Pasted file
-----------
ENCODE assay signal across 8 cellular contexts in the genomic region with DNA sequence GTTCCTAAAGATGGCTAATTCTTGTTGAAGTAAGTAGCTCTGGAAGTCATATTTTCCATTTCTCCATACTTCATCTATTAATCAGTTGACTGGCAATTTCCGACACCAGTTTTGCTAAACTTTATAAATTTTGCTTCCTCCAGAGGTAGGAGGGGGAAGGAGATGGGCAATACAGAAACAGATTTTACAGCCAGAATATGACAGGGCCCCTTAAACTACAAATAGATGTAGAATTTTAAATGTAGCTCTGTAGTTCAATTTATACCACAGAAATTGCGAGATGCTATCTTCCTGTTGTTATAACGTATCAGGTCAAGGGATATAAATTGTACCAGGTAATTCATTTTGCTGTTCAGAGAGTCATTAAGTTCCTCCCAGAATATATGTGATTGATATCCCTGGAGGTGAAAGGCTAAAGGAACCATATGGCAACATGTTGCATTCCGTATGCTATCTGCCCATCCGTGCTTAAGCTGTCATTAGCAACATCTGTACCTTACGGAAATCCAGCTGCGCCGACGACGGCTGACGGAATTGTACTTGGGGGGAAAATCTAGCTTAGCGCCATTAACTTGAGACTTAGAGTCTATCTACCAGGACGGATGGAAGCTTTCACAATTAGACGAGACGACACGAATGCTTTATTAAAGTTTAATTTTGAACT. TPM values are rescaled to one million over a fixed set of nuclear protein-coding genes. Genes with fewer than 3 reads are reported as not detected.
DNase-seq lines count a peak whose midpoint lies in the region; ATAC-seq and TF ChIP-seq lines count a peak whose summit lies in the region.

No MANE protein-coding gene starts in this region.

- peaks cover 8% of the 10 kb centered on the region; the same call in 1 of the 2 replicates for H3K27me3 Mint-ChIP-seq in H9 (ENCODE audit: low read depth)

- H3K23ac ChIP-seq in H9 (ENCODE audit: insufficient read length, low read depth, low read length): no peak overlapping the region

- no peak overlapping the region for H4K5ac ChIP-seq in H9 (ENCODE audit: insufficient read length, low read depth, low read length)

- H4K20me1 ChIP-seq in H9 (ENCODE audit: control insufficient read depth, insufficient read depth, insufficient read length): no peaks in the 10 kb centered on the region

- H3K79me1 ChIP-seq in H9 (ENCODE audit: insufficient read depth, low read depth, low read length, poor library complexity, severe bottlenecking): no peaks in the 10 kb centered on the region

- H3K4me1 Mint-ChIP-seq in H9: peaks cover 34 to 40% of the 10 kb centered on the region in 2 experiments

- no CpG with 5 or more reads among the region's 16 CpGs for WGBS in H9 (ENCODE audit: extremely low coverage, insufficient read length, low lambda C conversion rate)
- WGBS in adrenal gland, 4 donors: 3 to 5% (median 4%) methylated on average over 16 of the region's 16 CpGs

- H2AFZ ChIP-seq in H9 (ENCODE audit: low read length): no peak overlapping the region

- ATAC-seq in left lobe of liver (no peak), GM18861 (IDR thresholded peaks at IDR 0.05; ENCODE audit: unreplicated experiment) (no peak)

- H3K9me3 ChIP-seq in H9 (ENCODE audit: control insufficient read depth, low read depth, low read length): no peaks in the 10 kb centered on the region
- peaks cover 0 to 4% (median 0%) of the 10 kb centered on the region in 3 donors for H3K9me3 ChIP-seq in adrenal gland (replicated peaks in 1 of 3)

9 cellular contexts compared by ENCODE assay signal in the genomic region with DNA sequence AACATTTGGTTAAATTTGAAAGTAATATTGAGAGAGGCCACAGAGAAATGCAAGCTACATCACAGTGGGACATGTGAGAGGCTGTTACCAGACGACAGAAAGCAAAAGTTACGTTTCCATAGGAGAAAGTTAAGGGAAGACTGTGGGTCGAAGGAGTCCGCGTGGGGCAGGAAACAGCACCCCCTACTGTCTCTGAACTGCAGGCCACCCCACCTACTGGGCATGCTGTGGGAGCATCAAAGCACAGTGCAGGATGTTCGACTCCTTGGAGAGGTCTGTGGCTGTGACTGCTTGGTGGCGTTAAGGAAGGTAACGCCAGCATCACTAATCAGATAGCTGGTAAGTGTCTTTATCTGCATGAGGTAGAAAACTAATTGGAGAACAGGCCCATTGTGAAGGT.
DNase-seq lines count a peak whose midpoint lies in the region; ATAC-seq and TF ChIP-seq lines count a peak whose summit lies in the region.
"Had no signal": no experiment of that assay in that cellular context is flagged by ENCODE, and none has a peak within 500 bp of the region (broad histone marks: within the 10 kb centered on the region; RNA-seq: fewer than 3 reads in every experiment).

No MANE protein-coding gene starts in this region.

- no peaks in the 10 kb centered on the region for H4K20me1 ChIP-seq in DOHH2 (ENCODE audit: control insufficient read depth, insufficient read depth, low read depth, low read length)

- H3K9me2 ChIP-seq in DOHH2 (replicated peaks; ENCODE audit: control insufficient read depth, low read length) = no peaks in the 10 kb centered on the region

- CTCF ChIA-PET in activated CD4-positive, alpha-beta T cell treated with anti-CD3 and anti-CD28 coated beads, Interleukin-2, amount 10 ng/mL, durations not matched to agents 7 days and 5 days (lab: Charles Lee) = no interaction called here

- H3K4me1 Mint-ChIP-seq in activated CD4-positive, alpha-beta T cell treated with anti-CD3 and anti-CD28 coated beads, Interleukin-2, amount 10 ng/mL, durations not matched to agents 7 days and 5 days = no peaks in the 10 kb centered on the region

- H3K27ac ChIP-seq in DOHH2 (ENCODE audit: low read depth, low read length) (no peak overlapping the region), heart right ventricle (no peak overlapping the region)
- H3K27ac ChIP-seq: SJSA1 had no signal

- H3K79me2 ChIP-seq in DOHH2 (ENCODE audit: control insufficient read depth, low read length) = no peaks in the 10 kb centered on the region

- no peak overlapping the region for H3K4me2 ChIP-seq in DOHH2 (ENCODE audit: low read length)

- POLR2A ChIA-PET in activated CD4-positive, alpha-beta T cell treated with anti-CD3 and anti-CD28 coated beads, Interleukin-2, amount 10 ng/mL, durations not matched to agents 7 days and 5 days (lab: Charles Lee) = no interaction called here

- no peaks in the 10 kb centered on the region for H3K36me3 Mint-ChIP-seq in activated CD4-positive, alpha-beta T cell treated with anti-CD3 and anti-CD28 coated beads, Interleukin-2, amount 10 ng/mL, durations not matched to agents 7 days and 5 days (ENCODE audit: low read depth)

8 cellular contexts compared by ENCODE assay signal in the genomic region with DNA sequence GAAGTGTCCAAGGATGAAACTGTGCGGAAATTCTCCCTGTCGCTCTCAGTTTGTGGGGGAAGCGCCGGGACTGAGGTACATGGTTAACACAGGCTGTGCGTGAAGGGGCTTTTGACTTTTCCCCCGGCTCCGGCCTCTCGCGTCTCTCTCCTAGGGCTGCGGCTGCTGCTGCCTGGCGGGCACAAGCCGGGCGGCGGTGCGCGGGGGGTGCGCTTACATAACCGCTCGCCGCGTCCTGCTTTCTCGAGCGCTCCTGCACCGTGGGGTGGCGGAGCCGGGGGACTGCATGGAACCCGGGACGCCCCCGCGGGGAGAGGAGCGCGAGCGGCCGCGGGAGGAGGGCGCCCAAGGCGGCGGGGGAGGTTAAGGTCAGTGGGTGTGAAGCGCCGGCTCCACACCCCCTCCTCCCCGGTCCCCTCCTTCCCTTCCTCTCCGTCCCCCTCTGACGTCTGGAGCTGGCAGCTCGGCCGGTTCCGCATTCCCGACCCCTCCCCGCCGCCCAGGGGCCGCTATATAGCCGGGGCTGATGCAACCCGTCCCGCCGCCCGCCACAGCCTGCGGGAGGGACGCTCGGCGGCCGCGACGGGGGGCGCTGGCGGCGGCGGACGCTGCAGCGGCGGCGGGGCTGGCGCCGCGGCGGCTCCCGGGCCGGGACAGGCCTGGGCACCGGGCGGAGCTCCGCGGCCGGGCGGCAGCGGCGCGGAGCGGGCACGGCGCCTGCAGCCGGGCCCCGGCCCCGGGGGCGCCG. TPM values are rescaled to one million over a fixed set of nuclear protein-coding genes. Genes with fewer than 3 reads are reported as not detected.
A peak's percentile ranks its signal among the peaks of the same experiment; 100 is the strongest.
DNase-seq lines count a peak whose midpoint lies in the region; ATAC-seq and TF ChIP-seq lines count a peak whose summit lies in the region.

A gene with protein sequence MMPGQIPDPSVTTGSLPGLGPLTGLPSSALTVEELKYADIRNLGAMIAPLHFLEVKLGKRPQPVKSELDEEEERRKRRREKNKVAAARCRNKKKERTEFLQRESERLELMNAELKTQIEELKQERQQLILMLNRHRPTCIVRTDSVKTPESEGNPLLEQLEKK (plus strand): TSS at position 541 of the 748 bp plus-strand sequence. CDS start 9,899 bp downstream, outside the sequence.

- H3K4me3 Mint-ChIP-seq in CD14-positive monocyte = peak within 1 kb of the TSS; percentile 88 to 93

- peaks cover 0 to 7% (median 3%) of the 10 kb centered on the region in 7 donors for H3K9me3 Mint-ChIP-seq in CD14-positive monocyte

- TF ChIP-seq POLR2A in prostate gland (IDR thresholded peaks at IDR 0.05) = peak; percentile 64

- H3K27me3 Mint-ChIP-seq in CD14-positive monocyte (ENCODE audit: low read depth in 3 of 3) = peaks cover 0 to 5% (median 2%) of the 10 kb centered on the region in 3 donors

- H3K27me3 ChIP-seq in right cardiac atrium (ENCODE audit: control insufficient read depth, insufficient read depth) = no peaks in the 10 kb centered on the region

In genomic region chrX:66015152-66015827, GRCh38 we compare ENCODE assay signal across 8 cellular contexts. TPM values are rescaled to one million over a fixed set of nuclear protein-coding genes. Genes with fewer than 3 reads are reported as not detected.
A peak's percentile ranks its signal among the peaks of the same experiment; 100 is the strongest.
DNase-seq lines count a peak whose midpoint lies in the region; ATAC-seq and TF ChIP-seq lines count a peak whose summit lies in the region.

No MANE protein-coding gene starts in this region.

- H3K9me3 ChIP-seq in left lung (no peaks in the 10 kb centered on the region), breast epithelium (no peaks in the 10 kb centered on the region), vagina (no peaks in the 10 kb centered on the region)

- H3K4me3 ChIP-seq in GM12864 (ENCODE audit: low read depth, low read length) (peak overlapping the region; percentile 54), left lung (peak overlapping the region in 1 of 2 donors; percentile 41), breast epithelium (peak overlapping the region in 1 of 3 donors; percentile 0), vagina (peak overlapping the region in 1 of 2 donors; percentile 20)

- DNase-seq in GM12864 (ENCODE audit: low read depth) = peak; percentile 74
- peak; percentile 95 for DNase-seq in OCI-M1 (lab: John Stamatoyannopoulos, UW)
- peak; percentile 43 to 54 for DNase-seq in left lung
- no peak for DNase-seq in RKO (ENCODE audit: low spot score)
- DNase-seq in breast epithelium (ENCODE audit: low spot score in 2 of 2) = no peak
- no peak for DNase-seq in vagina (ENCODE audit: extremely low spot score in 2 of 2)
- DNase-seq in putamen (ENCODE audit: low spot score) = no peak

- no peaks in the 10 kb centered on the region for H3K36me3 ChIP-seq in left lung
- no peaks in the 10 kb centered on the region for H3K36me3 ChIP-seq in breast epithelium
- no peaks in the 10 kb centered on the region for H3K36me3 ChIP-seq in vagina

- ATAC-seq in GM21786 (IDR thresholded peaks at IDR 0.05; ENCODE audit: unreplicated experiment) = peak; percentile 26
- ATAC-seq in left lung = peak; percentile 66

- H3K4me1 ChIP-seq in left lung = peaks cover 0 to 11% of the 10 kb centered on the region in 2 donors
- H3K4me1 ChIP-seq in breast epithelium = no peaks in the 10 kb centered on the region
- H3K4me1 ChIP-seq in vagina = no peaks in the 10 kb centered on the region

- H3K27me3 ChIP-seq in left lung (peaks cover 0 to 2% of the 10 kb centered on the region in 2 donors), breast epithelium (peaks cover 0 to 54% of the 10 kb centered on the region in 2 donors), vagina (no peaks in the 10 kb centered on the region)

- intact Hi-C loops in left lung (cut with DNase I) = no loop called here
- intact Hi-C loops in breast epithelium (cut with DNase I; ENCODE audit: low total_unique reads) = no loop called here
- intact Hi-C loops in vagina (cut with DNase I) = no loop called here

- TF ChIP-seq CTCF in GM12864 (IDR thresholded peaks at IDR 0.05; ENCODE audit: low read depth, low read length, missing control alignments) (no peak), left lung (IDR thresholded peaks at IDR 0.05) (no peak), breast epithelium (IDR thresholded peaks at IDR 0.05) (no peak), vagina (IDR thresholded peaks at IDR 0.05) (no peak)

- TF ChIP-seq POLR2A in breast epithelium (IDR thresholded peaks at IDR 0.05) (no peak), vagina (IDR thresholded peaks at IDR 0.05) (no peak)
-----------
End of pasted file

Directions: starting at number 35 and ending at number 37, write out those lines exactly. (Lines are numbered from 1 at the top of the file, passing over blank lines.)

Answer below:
- peaks cover 0 to 7% (median 3%) of the 10 kb centered on the region in 7 donors for H3K9me3 Mint-ChIP-seq in CD14-positive monocyte

- TF ChIP-seq POLR2A in prostate gland (IDR thresholded peaks at IDR 0.05) = peak; percentile 64

- H3K27me3 Mint-ChIP-seq in CD14-positive monocyte (ENCODE audit: low read depth in 3 of 3) = peaks cover 0 to 5% (median 2%) of the 10 kb centered on the region in 3 donors